The City has suspended the collection of transit fees, temporarily. Transit riders are asked to board from the rear of the bus and try to maintain two metres of distance wherever possible. In response to reduced ridership due to the pandemic, as of April 5, BC Transit and the City of Kamloops are implementing service changes and shifting to their summer service levels.
Visit the City's COVID-19 page for City related updates.
Click here for BC Transit COVID-related updates.
Kamloops transit is a leader in the BC Transit Municipal Systems Program and provides both regular transit and handyDART custom transit services.
Services are co-funded through the partnership between the City and BC Transit. Whether you are a regular rider or someone new to the service, you will find all the information you need to make transit your transportation choice at BCTransit.com.
From time to time bus routes are impacted due to construction, traffic accidents or other unforeseen incidents. The City and BC Transit do their best to communicate and understand that a late bus has implications to ridership and each individual's personal schedules.
The answer as to why buses are late is actually complicated. There are some common reasons as to why:
- Road traffic can be difficult to predict. Traffic accidents, road construction and large public events can lead to unexpected traffic jams.
- We don't want buses to be early. Ideally, the City's bus operator strives to have a bus arrive just in time, but this is not always possible due to road traffic. A bus arriving early is actually much worse than a bus arriving late. When a bus arrives early, riders miss the bus as it is out of schedule and this results in riders having to wait for the next scheduled bus.
- Buses need schedules. Not only does this allow riders to know when to expect a bus, it allows for planning not only for a rider but also for the operating company. Believe it or not, the City works closely with the operating company to review route schedules, timing, and capacity at multiple times throughout the year to make adjustments based on ridership demand.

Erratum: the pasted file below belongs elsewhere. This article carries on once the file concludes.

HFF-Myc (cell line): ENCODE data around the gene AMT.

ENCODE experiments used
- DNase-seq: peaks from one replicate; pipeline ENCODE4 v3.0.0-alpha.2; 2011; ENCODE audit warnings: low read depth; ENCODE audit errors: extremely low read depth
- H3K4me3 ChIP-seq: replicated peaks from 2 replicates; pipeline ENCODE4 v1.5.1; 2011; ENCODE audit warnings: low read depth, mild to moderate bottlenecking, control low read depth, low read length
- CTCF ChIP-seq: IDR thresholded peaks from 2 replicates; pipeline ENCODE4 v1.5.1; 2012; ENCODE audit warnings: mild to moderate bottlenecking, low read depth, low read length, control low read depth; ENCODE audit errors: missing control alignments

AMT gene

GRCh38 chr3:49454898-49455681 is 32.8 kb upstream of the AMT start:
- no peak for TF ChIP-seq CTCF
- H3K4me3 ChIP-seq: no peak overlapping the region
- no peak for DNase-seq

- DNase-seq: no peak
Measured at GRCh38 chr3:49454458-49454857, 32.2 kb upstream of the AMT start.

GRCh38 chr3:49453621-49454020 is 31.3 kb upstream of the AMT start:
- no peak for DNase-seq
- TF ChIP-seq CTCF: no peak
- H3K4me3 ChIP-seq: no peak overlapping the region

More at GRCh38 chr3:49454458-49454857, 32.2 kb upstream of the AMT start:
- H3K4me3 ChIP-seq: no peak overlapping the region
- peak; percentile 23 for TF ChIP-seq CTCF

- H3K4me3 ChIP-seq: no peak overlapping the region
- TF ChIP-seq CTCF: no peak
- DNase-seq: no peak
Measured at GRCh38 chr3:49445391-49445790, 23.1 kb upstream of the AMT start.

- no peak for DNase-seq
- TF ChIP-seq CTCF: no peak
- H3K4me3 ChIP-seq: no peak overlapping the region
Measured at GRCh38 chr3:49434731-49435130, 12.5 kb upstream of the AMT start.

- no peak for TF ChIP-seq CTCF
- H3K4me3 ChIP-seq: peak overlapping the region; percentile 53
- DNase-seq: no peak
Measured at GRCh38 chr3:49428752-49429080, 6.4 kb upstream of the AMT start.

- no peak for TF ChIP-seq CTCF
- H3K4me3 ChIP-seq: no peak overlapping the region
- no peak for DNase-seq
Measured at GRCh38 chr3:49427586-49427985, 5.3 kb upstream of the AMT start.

Below are some common occurrences that riders face and that the operating company strives to mitigate.
Late buses occur because bus routes are inherently unstable. When the buses are on schedule, everything seems to work fine. They travel from stop to stop, waiting at each for passengers to board or alight; however, once a bus gets behind schedule (i.e. construction delays, traffic accidents, etc.), its nearly impossible for it to get back on track (affecting the entire system, because – interlining).
When something like a construction project is going on, it’s best to compare the bus to a car, rather than a train. When one bus is experiencing delays because of traffic, there is very little that the driver can do to make up time – compared to a rapid or train line which is entirely removed from the situation because they are travelling along an entirely different transportation network.
Interlining combines two or more independent transit routes into one operational schedule. Buses are interlined for a number of different reasons, but one of the main reasons is scheduling efficiencies – interlining buses help us minimize the footprint we use; a bus can arrive downtown as one route and sit for just a few minutes and then leave as the next scheduled trip on another route.
Wouldn’t it be most efficient if the buses ran nonstop – an operator drives his route and immediately goes back the opposite direction? Unfortunately, no.
If you run buses nonstop you would no longer have a fixed schedule; riders require a schedule so they can make transfers to other services and have some idea of bus arrival at their stop. Without a schedule riders wouldn’t know when to expect the buses.
One of the challenges of interlining is that incidents or construction delays, for example, the slowing down Route 1 could result in a delay in service on route 9. However, with any serious delay, the operating company is involved from the beginning and is in communication with the City to makes adjustments on the road to ensure that service interruptions are minimal.
Bus bunching happens because, if a bus gets delayed, then there will be more people waiting at the next stop than anticipated. The extra passengers’ boarding time makes the bus even later, and so on in a vicious cycle.
To combat bus bunching, bus systems have to build slack into the system, but that slack involves extra buses and labour and longer travel times.
Launched within the Kamloops transit system in Fall 2018, NextRide is a BC Transit initiative to implement Automatic Vehicle Location (AVL) technology on buses and real time arrival screens at the Lansdowne, North Shore and Thompson Rivers University transit exchanges. In addition, the new technology includes a web-based passenger application, which will enable commuters to use web browsers and smart mobile devices to see the location of their bus along its route and its predicted arrival time at an identified stop. Want to know more? Read the NextRide FAQ.